We arrived just as darkness was coloring the snow that midnight blue color it gets before it appears bright again in the starlight. Stars! I'm not sure I've ever seen so many. We joked about the slow moving "stars" that must be UFOs but we decided they were satellites or some other explainable phenomenon. Erik and Linda had been to the yurts before and Linda had a map, so we trudged on for three hours by snowshoe until we arrived at the Little Union River Yurt, our home away from home. What a home it was! So comfy with it's all wood frame interior, bunkbeds, and tiny woodstove. Erik got a fire going and Linda opened a bottle of wine, so we were in business for the first night.We had everything we needed right nearby: wood for the fire, an axe, the Little Union River just down the hill, a pit toilet not far down the trail, and of course the comfort of the yurt, complete with windows to enjoy the view. So the next morning we got busy splitting wood, purifying water from the River, and getting ready for a little exploring in the area. We got our snowshoes on and decided to follow the river for a while. What a perfect late winter day to be outside! When we got back I stuck a bottle of Ballatore in the snow to chill, (we were celebrating Erik's new job!) and went inside to relax and make an entry in the Little Union Yurt Visitor Journal while Erik and Linda relaxed in the warm sun. At the end of the weekend we made the long trek back to the Ranger Station and the car, said goodbye to the yurt, goodbye to the river, good bye to the trails and Lake Superior.
Wednesday, February 25, 2009
Tuesday, February 24, 2009
Monday, February 9, 2009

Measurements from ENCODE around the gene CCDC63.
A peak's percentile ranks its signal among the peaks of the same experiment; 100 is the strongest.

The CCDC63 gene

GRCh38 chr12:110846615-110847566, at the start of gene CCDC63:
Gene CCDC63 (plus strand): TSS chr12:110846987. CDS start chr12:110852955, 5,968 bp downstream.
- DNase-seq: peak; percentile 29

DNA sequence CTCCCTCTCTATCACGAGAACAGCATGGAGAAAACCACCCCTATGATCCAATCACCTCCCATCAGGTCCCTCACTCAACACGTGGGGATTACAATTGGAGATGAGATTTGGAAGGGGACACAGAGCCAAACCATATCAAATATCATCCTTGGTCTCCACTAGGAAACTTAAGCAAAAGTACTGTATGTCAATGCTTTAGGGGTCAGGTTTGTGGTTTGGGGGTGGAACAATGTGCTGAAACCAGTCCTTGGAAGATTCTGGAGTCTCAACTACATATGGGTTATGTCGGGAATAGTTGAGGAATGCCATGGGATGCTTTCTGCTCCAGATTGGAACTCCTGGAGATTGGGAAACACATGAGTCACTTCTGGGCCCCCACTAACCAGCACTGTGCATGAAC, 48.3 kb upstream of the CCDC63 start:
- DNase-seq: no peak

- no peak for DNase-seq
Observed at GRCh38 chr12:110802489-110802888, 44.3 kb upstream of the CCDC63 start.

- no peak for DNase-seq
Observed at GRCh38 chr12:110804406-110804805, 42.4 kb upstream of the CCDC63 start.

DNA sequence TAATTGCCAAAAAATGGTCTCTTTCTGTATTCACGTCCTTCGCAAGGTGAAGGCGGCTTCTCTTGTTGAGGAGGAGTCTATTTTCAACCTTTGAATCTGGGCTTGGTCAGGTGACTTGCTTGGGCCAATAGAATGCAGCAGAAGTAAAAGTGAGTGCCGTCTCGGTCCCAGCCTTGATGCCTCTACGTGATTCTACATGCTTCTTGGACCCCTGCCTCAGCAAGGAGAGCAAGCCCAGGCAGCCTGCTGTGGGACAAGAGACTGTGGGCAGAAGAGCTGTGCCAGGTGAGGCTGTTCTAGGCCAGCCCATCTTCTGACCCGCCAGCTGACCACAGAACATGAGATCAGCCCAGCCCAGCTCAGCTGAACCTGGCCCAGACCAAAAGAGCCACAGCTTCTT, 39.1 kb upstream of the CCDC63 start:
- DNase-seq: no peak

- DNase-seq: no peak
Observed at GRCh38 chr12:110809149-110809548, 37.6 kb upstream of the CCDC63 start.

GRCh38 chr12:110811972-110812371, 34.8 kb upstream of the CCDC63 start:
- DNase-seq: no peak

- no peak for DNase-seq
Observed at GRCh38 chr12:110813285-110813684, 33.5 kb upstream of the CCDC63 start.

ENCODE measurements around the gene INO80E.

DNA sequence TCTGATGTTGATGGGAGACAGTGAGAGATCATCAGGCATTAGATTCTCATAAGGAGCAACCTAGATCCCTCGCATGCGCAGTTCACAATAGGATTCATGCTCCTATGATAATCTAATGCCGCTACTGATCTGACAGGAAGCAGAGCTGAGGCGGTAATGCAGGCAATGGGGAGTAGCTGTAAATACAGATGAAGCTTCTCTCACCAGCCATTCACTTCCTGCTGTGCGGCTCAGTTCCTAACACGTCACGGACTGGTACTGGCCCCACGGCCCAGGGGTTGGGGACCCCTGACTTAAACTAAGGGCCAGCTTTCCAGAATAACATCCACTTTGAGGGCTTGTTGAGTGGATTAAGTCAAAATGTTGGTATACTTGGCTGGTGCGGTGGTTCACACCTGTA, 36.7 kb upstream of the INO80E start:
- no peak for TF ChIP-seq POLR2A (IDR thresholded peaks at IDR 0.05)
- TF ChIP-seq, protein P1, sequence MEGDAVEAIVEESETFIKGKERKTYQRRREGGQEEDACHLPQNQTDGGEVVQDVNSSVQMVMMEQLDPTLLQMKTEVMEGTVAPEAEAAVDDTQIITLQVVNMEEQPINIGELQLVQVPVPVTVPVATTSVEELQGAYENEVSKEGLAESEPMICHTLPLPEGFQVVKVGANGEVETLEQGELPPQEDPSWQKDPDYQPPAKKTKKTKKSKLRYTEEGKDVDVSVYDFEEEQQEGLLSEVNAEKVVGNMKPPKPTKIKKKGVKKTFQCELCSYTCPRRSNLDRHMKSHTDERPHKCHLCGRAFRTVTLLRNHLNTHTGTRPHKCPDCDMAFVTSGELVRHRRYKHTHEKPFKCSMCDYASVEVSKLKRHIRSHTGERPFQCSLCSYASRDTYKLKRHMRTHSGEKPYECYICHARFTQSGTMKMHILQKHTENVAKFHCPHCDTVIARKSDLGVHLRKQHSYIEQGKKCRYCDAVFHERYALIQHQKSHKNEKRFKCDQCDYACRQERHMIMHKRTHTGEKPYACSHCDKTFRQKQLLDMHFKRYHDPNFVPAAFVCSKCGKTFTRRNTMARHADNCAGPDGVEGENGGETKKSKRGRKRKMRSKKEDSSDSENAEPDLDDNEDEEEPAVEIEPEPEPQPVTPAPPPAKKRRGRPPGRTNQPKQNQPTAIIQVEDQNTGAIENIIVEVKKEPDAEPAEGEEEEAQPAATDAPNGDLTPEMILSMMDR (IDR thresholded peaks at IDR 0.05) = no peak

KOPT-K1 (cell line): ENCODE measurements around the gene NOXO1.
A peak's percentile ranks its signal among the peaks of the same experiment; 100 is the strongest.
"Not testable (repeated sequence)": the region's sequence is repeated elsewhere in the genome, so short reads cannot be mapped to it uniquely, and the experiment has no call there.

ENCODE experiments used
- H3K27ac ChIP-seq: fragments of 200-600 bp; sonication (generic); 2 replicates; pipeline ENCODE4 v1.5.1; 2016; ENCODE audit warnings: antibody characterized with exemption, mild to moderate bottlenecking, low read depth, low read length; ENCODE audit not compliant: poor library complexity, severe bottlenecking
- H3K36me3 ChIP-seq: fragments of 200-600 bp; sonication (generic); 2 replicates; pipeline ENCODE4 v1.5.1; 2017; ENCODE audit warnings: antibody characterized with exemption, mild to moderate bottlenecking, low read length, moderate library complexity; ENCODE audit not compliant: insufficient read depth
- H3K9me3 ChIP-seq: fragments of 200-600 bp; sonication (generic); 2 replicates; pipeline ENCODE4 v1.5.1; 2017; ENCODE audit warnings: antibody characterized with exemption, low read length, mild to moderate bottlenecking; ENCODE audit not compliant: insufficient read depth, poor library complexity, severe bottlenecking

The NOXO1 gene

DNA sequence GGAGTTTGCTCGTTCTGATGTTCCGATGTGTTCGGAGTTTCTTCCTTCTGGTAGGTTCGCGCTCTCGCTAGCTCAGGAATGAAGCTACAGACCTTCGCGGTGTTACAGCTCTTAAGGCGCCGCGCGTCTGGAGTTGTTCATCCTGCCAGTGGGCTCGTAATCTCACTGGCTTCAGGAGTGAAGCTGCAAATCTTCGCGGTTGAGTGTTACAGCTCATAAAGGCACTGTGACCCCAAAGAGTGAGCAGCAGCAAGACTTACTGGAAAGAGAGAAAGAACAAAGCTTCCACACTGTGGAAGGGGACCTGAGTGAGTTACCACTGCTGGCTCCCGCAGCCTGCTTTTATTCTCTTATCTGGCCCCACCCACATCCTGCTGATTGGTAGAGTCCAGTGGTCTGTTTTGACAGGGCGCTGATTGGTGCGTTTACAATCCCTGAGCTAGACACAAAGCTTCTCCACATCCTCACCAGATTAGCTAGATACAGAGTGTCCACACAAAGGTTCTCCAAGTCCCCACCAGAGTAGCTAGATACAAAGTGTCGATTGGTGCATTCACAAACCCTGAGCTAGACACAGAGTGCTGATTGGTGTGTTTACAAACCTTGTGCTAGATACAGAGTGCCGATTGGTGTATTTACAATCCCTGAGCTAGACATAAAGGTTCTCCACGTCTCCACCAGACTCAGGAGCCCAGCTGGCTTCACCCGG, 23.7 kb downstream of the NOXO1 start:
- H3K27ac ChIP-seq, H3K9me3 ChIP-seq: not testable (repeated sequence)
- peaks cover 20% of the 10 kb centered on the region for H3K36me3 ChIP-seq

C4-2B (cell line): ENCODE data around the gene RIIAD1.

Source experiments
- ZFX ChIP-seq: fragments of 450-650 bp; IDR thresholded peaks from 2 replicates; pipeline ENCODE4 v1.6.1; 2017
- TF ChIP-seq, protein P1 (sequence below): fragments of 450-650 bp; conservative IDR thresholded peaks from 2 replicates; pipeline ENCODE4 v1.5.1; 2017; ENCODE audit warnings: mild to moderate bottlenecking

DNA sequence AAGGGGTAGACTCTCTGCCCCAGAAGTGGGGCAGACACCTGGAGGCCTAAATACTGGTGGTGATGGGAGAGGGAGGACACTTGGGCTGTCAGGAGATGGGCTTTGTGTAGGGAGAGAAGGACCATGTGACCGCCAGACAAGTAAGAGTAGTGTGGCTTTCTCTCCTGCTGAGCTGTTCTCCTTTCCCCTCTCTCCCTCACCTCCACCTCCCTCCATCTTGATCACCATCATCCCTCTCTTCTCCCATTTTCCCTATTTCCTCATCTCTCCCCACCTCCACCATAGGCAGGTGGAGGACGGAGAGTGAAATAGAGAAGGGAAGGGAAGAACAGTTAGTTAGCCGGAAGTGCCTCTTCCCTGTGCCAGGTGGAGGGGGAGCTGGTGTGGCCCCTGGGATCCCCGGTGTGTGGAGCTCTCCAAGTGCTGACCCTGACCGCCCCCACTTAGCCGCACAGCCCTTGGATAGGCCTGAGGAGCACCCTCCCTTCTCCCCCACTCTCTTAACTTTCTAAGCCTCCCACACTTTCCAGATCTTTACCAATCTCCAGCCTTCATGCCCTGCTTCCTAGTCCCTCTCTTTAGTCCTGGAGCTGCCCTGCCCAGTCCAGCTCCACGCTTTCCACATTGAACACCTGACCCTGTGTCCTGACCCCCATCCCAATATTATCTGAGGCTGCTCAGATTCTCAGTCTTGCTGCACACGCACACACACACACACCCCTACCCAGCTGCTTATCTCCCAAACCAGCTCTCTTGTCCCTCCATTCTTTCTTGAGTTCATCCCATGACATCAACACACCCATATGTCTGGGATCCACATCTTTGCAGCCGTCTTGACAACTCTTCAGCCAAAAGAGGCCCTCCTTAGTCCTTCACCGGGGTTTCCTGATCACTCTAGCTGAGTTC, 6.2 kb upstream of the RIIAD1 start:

I don't think it is presumptuous to say that for we kids who grew up on the block of Moritz between Oak Park Blvd. and Northfield, the city of Oak Park, Michigan was the center of everything. For a city of about 36,000, it was a bustling place with a small downtown consisting of a couple of strip malls, a large bowling alley, several restaurants mostly in the fast-food and diner genres, and neat, ranch-style houses with clipped lawns and mature trees. It had five elementary, two middle, and one high school, which served about 1,500 students a year. There was a sizable municipal area which provided wholesome entertainment and learning opportunities for the myriad children who took advantage of the extra-curricular activties offered at the community center, the ice-skating rink, the library. There was an 18-hole miniature golf course and a dozen tennis courts - hardly ever a wait. In the winter, crowds of mitten- and scarf-clad children hiked their sleds up to the top of the steep hill - the Oak Park Hill - located at the perimeter of the Oak Park park, only to hop on, speed down and fly off with glee at the bottom of the hill where the repeating action of the sleds would form an ice-ramp. Children lay in the snow wet and laughing, then get up and do it again. But as soon as Memorial Day rolled around, the main attraction became the Oak Park Pool. The Oak Park Pool was large with something for everyone. Three- and five-foot areas dominated the bulk of the pool, but there was also a terrific 12-foot diving tank which boasted three diving boards: low, medium, and scary high. If you got in trouble for splashing you might get five minutes under the big clock in front of the lifeguard office and have to watch wistfully while your friends still played. Every 45 minutes of splashing, diving and cannonballs were followed by a 15-minute adult swim in which all of the children jammed the grassy area, drying on towels or lining up for Sno-Cones and popcorn at the concession stand. We burned off the calories immediately by jumping back into the cold water as soon as those lifeguards’ whistles blew! For us, days at the pool - warm salty snacks, sugar-laden icy drinks, the joy of hot-weather abandon - were the embodiment of summer. Every July 4 there was a long parade that went from the bowling alley at 9 Mile Road and Coolidge all the way up Oak Park Blvd., ending at the park where there were games, food, and visits with everyone you missed from school. Any kid could decorate his bike and join in the parade. That night, after bar-b-ques, we would gather at the high school for a fireworks show which lingered late into the night amid the oohs and aahs from enchanted children and adults alike. There were so many kids on our block. One house had a family of five girls, but mostly there were just one or two kids per family. Some of us went to temple, some to church, but it didn’t make a difference which holidays were celebrated – we never even thought to ask. Usually all you had to do was drift outside and there was someone to play with. If no one was outside, you just rang their doorbell and asked if they could come out – we never thought to use the phone to make plans. Sometimes the whole group of us would coordinate a large reenactment of our favorite TV shows; “Lost in Space” and “Gilligan’s Island” were the favorites, with the girls all clamoring to be Judy and Ginger, the boys Don or the Professor. We spent time at the large Catholic school field down the block climbing on the monkey bars and smacking balls on the fine, tawny dirt of the baseball field. Looking back at those days, it’s as though we all moved together, en masse. We grew to be a part of each other, whether we knew it or not. We were not all best friends, we didn’t get along one hundred percent of the time, but it was the natural thing to do to hop on our bikes and ride around together, lay on the grass and talk, throw a ball back and forth, shoot some baskets. In the midst of the hum of lawnmowers, scrapes of shovels, blooms of new lilacs, fall of leaves, our days began and ended on the block. Our world was our families and each other. Like always, time has passed; we have gone our separate ways. We have all grown and now we inhabit our own blocks. I long for my daughter to be able to drift outside and fall into step with the neighbor kids, but it’s just not the same. The kids are inside playing video games, punching computer keys, watching Nickelodeon. When they are outside, it is under the watchful eye of parents who know that these days things are different, that the idea of sending your kids outside to do their own thing has become dangerous. My subdivision has a little park with no hill and no pool. Although I delight in the sounds and laughter of the children as they bounce balls, build snow forts, rollerblade up and down the street, I miss the days of Oak Park and Moritz. Posted by Alisa at 5:26 AM Labels: copy cat post, glorious days, oak park